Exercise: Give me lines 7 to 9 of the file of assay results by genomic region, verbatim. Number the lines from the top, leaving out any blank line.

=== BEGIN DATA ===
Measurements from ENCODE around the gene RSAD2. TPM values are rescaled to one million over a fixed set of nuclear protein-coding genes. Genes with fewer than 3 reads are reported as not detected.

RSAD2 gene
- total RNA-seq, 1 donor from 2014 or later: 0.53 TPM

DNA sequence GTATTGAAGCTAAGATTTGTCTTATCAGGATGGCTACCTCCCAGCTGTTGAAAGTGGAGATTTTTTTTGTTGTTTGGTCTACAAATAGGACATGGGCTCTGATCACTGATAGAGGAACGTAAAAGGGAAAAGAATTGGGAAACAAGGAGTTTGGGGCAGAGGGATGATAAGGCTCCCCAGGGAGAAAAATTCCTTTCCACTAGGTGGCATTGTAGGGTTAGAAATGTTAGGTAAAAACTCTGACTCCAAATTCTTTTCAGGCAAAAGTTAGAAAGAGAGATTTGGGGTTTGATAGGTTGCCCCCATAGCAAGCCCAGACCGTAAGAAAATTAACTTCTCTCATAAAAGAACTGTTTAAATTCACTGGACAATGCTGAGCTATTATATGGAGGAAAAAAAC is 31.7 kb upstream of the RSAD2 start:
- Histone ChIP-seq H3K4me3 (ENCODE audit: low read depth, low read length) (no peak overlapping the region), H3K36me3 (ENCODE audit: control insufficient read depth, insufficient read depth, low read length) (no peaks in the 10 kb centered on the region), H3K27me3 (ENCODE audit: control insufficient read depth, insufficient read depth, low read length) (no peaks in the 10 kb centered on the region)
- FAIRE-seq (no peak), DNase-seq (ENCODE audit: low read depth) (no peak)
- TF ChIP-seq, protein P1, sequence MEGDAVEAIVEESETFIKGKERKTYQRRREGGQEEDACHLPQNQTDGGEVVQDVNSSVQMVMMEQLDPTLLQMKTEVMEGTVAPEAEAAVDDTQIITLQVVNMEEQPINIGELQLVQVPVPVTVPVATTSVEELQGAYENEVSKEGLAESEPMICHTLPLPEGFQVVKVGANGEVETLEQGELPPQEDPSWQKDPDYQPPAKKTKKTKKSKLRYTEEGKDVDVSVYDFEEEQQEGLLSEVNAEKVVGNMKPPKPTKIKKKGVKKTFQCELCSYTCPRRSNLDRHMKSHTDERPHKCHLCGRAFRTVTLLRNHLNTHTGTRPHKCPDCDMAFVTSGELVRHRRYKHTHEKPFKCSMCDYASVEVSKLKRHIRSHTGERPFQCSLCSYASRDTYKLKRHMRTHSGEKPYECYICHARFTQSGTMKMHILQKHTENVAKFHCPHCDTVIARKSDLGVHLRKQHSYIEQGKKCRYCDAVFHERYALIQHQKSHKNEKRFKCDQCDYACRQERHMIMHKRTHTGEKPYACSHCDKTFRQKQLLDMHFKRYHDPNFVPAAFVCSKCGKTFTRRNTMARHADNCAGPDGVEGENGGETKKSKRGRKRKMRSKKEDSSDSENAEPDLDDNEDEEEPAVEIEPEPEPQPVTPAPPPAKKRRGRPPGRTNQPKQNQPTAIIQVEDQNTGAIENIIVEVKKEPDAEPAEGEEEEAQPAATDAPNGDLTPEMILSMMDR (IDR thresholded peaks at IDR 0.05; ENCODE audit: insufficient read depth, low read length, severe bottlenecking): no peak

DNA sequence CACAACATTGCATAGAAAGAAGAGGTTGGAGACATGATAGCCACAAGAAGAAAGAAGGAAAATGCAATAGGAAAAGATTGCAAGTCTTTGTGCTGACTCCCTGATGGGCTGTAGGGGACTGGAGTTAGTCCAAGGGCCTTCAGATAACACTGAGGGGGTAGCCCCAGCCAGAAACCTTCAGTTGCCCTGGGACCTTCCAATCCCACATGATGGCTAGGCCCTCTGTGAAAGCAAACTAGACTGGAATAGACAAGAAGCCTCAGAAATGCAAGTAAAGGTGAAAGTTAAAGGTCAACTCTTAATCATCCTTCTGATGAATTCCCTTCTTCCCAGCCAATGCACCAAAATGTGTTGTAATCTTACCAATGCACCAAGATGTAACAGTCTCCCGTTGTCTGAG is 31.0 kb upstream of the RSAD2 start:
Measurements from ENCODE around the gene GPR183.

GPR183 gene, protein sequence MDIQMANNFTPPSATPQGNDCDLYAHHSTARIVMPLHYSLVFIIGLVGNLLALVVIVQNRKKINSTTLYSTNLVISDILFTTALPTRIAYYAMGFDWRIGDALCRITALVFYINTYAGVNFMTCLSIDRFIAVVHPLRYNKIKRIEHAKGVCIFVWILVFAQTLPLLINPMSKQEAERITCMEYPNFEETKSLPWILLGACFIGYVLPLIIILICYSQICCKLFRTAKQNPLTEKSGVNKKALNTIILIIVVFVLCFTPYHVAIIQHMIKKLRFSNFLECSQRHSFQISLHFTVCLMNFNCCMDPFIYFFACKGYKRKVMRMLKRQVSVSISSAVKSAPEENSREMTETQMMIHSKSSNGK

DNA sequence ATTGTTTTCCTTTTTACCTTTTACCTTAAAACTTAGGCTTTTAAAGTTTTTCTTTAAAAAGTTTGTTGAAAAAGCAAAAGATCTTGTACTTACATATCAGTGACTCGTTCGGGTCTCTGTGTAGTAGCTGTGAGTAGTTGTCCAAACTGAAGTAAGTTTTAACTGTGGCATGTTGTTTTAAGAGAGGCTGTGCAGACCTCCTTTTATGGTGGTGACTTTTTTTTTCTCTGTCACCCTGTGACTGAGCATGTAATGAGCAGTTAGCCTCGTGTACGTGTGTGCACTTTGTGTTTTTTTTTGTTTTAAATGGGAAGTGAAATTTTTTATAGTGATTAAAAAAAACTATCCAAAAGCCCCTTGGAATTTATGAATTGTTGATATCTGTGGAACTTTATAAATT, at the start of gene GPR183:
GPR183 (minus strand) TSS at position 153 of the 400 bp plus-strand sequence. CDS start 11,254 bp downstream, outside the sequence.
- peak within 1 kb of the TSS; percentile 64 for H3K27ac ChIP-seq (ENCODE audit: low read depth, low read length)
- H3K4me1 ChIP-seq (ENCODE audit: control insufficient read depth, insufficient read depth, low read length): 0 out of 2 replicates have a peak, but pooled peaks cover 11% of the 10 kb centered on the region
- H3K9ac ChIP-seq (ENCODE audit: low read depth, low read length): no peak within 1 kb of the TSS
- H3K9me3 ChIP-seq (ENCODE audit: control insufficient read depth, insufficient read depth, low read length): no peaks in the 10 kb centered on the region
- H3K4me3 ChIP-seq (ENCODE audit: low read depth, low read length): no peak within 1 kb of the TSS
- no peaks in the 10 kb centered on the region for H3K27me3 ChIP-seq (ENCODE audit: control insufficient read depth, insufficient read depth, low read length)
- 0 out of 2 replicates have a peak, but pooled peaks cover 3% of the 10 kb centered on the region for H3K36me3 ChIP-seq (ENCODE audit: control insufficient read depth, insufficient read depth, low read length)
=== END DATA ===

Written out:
- TF ChIP-seq, protein P1, sequence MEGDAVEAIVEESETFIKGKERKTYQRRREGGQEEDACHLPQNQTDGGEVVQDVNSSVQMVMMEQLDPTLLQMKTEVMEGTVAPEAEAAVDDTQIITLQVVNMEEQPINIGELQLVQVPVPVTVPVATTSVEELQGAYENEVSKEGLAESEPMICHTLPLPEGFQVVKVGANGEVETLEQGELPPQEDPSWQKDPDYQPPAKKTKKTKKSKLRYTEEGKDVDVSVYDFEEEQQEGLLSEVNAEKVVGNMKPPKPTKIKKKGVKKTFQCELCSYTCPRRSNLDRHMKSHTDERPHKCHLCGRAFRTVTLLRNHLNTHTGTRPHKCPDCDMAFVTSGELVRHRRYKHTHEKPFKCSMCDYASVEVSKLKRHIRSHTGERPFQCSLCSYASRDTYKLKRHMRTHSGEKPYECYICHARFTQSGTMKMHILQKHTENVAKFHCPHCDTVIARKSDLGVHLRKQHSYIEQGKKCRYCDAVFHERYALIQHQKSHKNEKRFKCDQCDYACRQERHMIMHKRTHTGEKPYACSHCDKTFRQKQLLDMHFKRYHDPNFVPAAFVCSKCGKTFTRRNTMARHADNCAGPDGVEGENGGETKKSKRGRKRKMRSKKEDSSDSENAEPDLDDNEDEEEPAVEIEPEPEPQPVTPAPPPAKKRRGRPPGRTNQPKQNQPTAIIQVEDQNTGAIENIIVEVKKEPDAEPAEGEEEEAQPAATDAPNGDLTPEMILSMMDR (IDR thresholded peaks at IDR 0.05; ENCODE audit: insufficient read depth, low read length, severe bottlenecking): no peak

DNA sequence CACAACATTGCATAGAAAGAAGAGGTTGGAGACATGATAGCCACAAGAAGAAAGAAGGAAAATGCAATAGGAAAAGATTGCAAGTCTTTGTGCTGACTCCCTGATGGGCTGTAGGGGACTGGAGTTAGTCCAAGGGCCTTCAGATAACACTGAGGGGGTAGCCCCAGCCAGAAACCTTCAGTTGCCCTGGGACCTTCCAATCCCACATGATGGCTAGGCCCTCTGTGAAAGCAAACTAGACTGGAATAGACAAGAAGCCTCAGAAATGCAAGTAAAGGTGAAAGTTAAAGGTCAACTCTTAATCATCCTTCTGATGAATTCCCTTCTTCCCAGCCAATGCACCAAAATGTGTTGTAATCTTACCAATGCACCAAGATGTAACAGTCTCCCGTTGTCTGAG is 31.0 kb upstream of the RSAD2 start:
Measurements from ENCODE around the gene GPR183.